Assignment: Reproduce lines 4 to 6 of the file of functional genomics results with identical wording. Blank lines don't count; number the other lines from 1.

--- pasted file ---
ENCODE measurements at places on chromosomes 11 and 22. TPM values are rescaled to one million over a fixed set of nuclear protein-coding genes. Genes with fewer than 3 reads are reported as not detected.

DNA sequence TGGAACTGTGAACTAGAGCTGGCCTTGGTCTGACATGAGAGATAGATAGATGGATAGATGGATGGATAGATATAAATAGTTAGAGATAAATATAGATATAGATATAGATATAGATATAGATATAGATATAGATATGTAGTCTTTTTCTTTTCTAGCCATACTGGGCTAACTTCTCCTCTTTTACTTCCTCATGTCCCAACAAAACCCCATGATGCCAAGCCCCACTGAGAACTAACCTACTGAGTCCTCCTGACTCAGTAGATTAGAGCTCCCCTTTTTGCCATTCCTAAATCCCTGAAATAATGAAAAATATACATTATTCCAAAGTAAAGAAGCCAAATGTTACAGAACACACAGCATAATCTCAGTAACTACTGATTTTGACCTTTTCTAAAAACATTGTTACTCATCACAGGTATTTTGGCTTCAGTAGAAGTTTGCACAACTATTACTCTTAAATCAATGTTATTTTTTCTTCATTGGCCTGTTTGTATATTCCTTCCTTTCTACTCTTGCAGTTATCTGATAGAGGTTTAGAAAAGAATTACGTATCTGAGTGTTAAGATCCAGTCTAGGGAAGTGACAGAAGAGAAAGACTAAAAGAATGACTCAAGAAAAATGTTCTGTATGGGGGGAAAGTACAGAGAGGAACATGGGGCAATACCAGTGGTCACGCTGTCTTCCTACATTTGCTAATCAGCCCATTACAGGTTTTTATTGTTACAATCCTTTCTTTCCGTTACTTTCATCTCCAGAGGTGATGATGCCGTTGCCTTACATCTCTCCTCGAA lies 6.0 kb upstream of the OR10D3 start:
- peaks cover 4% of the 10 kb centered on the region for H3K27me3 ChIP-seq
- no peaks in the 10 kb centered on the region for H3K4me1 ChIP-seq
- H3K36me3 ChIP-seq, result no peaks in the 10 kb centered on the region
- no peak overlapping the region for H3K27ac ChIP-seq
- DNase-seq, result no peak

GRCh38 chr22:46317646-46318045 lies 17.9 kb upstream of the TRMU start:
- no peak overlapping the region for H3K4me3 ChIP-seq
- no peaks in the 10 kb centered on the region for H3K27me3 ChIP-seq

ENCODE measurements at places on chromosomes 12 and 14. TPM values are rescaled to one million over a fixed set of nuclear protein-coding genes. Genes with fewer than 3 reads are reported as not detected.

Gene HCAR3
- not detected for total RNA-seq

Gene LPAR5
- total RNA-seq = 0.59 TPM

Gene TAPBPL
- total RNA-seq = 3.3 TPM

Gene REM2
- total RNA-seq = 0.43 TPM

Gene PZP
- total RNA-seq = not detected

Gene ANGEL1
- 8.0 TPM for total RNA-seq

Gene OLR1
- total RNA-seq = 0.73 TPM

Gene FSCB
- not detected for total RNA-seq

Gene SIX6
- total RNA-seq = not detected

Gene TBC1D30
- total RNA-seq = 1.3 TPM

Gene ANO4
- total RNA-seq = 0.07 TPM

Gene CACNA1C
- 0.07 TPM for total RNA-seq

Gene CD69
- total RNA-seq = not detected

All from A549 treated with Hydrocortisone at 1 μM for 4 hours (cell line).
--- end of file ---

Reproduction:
- no peaks in the 10 kb centered on the region for H3K4me1 ChIP-seq
- H3K36me3 ChIP-seq, result no peaks in the 10 kb centered on the region
- no peak overlapping the region for H3K27ac ChIP-seq